One of my big concerns about Free Comic Book Day is that it's been going on for years now. There's lots of media coverage; I heard about it on the radio a couple times, and I've seen it mentioned on the local news, etc. This year even the local public library participated; giving away free comics! (I didn't check that out though) So the media exposure has been growing steadily-- a good thing, and one of the intended goals of FCBD.

BUT..... we see crowds & crowds of people rush to the comic stores to get their free comics.... these crowds of people *only* come into the comic stores once a year, yup on Free Comic Book Day. They don't buy any comics, only pick up what's free and it's "see you next year".

The other major goal of Free Comic Book Day is to hook new readers, get people back into the comic shops and re-aquaint them with new titles or introduce comics to readers who've never been into comics before. And I suspect that FCBD is *FAILING SPECTACULARLY* at that goal. I don't know what it's like on a national or international scale, but I just don't see new comics readers coming back the next Wednesday, when the comics aren't free.

I'm not sure.... has FCBD's time passed? Should FCBD continue? Is it working? I never expected it to work right away from the first time... I'd always hoped they'd continue it every year to grow the idea & promotion gradually. They've done that, but is it enough?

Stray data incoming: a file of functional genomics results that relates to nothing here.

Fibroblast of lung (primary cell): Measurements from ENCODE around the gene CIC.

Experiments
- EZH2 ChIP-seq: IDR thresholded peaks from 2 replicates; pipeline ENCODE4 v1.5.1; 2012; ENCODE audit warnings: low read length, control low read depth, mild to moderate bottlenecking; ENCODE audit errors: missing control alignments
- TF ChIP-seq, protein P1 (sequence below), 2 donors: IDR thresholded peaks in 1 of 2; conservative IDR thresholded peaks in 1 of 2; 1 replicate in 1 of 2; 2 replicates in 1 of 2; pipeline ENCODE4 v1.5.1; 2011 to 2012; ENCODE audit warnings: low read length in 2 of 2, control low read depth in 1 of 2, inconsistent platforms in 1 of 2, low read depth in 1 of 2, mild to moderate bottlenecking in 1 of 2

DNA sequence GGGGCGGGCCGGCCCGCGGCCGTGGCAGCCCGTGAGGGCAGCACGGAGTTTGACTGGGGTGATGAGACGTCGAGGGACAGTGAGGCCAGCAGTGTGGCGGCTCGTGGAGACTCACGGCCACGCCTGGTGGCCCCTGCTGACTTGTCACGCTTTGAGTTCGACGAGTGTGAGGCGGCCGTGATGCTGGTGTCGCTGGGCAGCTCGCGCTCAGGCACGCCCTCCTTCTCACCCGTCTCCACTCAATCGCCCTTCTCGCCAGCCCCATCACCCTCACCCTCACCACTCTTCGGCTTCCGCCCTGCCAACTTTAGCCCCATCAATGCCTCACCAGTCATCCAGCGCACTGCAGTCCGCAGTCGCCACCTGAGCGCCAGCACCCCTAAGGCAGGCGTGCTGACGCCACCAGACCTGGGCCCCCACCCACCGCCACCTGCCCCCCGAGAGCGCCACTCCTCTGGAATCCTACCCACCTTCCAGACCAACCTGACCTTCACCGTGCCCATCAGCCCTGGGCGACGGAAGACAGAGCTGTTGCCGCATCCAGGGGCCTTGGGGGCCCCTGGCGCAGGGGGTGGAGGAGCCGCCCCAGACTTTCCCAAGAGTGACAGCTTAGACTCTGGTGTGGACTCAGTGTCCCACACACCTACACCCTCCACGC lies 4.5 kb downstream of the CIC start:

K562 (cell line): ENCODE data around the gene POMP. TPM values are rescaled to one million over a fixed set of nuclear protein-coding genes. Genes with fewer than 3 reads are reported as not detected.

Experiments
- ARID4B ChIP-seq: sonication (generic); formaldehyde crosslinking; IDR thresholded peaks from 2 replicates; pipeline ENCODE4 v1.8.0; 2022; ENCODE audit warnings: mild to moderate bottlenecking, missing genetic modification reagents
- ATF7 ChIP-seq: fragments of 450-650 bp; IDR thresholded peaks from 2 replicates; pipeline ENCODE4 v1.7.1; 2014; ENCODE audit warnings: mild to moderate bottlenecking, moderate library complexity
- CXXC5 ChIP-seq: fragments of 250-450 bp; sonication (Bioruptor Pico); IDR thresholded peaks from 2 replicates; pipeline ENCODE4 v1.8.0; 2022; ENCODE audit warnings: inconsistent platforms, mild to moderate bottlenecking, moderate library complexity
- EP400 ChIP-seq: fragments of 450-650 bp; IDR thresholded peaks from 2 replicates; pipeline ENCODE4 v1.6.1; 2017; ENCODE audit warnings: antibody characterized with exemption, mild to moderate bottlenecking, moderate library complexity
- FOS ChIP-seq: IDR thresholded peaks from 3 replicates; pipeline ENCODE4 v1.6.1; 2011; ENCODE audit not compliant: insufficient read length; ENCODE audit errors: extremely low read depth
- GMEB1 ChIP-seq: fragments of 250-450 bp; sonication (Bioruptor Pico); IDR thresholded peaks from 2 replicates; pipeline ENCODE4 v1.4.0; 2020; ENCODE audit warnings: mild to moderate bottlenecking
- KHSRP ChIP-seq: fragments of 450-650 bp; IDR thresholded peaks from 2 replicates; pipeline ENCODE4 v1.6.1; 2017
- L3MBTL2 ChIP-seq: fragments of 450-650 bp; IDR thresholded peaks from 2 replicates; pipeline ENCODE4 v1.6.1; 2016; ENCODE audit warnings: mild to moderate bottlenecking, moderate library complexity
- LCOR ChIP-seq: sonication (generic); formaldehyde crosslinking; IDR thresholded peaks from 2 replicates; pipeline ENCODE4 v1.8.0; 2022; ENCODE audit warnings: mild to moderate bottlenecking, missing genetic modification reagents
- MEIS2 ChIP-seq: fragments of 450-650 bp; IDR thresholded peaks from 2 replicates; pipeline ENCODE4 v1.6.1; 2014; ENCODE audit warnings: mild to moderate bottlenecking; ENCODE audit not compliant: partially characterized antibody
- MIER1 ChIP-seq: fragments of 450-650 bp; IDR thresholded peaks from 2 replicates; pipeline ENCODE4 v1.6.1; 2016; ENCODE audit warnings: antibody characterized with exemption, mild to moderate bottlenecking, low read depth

later
don
Comicbook dialogue: add your thought bubbles.

Thursday, March 18th, 2010

Subject:Dynamite buys Vampirella
Time:8:26 pm.
Mood: surprised.
Wow... this is a bit of a shock! Reading that publisher Dynamite Entertainment has bought the Vampirella property... not just licensing her, but outright owns her now.... interesting.

Dynamite is a more stable publisher, with a line of comics rather than centered around only Vampirella which is what Harris comics seemed to become-- though I think I remember them publishing a few unrelated titles; trying out some new properties during the '90's boom.....

The question is, what will Dynamite do with Vampi? Over the years I have bought a few Vampirella comics and tried out her various reboots but nothing has really stuck with me. Having a decent artist attached is high on my list of needs for a Vampi comic... but I'd really like an original, different & interesting take on the character & the world of Vampirella. I don't know a lot about her, but she's from another planet? A "space vampire" take sounds hokey, but exploring the sci-fi as well as the supernatural aspects of the character would set her apart from the many, many other vampire tales like Twilight, Vampire Diaries, True Blood, etc.... as long as a writer could spin it in a way that's compelling..... we'll see.


later
don
Comicbook dialogue: add your thought bubbles.

Saturday, March 13th, 2010

Subject:Galactica 1980
Time:1:33 pm.
Mood: impressed.